21 Steps: How to Grow Portobello Mushrooms?
Portobello mushrooms are also called portabella mushrooms. They are brown cream mushrooms with a button-like shape. They have a rounded, earthen tan flat cap with almost black gills on either side with a thick white stem.
Portobello mushrooms are highly nutritious since they are rich in potassium, iron, vitamin D, and carbohydrates. They can be substituted for bananas which are also rich in potassium. They also substitute steak or ham in burgers.
They can stay longer if they are stored in the refrigerator for about seven to ten days when in a brown paper bag.
Steps to Growing Portobello Mushrooms
Portobello mushrooms can be grown both indoors and outdoors. This means the person with a garden outside their house and one without a garden but has a love for gardening can both enjoy growing Portobello mushrooms.Moreover, you do not need to be an experienced gardener to grow your most favorite edible fungi.
All you need are favorable conditions and the zeal to undertake a DIY project that will be both fun and occupy.Growing Portobello mushrooms does not take long and the whole process can take about a month if the conditions provided were suitable.
1. The first step is to ensure that the temperature outside is about 70 degrees Fahrenheit (21 degrees Celsius) but does not drop to 50 degrees Fahrenheit (10 degrees Celsius). If your temperature cannot be predicted, you can wait for another season.
You do not want your Portobello mushroom growing project to fail. However, you can also control the temperature by having a heating or cooling system around the garden with a thermometer to ensure you do not surpass the limit.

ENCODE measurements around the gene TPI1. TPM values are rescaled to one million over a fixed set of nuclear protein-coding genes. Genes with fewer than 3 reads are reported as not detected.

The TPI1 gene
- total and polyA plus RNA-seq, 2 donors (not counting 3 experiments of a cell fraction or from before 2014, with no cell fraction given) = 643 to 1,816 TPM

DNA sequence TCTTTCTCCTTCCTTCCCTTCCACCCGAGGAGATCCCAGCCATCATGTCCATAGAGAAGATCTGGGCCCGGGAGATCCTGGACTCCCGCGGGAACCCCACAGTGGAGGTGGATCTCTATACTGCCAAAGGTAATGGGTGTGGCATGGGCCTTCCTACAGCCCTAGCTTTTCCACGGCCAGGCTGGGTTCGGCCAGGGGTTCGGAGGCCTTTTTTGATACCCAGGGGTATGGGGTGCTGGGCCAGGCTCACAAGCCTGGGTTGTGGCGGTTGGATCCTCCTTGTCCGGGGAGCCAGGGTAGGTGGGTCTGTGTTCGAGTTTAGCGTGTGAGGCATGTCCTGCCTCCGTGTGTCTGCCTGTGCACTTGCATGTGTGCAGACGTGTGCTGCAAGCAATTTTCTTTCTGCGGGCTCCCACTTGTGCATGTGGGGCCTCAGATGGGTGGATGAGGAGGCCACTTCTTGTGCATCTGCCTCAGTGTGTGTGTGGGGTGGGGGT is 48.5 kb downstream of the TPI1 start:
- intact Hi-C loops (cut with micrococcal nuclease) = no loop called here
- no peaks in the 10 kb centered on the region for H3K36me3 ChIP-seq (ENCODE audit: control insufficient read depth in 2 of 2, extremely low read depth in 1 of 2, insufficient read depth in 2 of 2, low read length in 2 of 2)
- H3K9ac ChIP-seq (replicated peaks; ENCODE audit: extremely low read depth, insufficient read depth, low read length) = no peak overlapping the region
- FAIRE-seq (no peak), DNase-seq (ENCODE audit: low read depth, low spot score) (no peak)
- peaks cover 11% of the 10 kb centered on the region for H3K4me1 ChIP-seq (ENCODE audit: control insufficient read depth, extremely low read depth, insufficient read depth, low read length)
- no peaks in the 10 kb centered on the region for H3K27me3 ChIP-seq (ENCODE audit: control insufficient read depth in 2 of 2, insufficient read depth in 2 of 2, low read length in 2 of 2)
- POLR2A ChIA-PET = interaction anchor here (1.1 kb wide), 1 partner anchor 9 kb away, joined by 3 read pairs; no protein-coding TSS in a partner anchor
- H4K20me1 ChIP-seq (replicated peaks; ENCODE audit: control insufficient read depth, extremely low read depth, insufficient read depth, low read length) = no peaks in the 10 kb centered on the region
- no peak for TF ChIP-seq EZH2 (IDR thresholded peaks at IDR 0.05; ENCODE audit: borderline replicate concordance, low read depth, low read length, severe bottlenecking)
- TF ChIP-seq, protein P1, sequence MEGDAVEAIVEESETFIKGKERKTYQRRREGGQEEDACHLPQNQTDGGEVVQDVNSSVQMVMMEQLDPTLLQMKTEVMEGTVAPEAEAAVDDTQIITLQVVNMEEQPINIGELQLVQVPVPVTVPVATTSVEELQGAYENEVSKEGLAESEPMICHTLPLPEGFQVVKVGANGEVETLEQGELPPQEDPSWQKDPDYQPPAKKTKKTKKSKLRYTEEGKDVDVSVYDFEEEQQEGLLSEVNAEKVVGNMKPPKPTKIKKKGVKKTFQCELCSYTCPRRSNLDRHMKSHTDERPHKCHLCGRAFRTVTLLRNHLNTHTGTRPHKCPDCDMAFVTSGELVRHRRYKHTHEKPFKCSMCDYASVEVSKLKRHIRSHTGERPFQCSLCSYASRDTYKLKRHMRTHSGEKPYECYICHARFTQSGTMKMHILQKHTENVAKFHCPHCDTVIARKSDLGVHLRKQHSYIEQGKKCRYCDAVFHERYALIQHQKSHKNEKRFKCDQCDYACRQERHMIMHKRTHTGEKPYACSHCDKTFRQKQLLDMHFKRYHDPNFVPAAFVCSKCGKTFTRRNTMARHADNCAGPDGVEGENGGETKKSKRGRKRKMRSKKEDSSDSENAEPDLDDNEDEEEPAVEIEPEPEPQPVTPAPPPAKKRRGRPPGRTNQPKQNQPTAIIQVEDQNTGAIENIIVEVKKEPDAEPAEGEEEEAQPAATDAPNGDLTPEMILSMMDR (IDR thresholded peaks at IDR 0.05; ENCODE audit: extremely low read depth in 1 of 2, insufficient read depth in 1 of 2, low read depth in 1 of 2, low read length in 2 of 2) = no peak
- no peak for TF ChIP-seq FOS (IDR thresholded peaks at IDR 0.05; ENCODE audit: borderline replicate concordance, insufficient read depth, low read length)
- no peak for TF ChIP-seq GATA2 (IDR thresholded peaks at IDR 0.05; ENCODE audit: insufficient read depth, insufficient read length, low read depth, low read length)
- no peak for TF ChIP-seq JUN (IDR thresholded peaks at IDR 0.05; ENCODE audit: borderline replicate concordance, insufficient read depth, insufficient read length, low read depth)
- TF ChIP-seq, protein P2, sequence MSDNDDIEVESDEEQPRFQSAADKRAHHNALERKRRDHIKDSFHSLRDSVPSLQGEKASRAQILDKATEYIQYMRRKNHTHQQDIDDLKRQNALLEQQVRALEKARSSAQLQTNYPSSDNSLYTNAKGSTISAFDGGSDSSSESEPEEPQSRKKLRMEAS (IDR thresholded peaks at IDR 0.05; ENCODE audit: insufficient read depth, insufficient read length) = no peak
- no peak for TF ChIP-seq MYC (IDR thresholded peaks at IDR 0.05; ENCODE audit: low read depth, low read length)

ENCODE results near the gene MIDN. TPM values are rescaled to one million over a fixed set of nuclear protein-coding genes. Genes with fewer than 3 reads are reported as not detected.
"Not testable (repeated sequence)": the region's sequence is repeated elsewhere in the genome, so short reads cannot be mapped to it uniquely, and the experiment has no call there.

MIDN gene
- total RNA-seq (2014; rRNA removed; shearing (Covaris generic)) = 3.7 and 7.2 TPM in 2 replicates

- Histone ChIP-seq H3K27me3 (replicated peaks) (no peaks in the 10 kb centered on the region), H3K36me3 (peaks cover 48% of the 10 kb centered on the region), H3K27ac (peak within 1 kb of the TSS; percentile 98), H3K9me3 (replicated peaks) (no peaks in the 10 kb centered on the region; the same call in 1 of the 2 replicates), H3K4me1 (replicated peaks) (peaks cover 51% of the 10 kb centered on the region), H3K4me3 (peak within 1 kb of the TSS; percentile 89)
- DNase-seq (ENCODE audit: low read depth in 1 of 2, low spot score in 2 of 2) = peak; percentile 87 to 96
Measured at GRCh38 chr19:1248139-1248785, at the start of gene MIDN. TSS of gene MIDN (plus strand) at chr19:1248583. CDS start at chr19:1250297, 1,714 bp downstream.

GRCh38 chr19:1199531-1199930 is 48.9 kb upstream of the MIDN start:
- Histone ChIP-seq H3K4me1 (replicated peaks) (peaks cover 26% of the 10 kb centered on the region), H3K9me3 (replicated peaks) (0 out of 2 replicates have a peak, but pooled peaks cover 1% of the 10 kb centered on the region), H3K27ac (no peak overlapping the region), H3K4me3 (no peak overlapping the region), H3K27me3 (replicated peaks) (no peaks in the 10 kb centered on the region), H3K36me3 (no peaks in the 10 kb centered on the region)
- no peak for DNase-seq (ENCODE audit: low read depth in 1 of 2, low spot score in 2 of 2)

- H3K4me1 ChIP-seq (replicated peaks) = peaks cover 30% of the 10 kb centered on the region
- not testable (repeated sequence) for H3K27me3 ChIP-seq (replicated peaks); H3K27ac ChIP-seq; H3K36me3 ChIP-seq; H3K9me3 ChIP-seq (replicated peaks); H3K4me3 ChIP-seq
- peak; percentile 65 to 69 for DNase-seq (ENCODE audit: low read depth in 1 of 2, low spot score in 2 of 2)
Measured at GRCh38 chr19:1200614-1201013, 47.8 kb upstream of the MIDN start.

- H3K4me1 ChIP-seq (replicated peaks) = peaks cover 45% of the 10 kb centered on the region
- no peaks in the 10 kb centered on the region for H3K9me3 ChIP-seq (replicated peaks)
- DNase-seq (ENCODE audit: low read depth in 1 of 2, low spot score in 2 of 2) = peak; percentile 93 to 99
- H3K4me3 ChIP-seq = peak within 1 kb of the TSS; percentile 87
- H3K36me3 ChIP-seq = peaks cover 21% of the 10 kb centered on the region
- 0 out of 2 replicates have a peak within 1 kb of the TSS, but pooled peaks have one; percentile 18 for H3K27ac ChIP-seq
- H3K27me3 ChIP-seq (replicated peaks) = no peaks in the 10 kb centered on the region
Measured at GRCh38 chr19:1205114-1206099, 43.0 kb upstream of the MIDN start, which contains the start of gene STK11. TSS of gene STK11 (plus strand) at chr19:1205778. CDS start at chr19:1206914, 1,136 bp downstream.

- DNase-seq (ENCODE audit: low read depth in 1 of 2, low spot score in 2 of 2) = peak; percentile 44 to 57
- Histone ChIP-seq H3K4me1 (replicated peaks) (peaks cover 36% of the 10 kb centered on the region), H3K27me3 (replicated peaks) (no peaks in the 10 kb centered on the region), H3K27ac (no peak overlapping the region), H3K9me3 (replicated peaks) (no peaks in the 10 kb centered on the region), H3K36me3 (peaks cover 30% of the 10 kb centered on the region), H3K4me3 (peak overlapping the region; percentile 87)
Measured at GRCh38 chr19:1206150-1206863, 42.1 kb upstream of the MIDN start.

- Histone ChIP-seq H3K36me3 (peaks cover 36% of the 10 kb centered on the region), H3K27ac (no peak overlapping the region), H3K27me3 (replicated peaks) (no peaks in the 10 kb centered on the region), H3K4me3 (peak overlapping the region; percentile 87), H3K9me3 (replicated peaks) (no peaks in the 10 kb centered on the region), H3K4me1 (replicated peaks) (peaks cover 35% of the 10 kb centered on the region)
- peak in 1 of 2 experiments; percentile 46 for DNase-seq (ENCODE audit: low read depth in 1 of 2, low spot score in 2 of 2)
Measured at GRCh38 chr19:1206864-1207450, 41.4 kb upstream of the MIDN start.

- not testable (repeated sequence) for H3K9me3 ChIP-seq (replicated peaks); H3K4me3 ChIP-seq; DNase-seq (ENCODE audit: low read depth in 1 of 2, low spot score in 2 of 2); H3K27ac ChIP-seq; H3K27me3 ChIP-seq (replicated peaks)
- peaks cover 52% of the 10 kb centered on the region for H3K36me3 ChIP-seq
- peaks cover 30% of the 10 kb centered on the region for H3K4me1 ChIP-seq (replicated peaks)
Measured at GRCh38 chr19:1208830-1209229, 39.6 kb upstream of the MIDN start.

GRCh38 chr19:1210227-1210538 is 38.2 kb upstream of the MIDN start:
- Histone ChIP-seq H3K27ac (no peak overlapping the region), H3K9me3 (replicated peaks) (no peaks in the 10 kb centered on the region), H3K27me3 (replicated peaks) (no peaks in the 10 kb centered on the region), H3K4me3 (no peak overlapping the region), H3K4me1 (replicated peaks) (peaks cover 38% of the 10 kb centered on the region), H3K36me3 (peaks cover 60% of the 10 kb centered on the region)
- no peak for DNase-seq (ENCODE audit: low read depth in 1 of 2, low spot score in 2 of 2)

2. When growing Portobello mushrooms outside, you have to ensure that you have prepped the growing bed. You should ensure that the bed is raised. The main advantage of having a raised bed is that you will have more soil quality control.
This means that you able to manage the fertility and minerals in the soil. Moreover, if the bed is raised, the soil is less compacted. Raised beds also warm faster-enabling temperature control and the other fact is that raised beds require less maintenance. Ensure that the bed about 4 feet by 4 feet and 8 inches deep.
3. Fill the bed with about 6 inches of compost manure. Chicken deposits and cow dung make some of the best compost manure. Alternatively, you can buy the composted manure if you do not have any naturally available manure lying around where you are.
4. After which cover the entire bed with cardboard and a black plastic bag. This ensures that the bed is sterilized.
5. Ensure that you let the bed stay that way for about two weeks.
6. After the two weeks, remove the plastic bag and cardboard.
All that was still the prepping stage. Now, the next step is to ensure that you prepare yourself to get down and dirty to grow the Portobello mushrooms.
7. Sprinkle about one inch of the spores (that you purchased earlier) on the compost and mix lightly. This allows the spores to settle will between the manure and soil with which you are planting the Portobello mushrooms.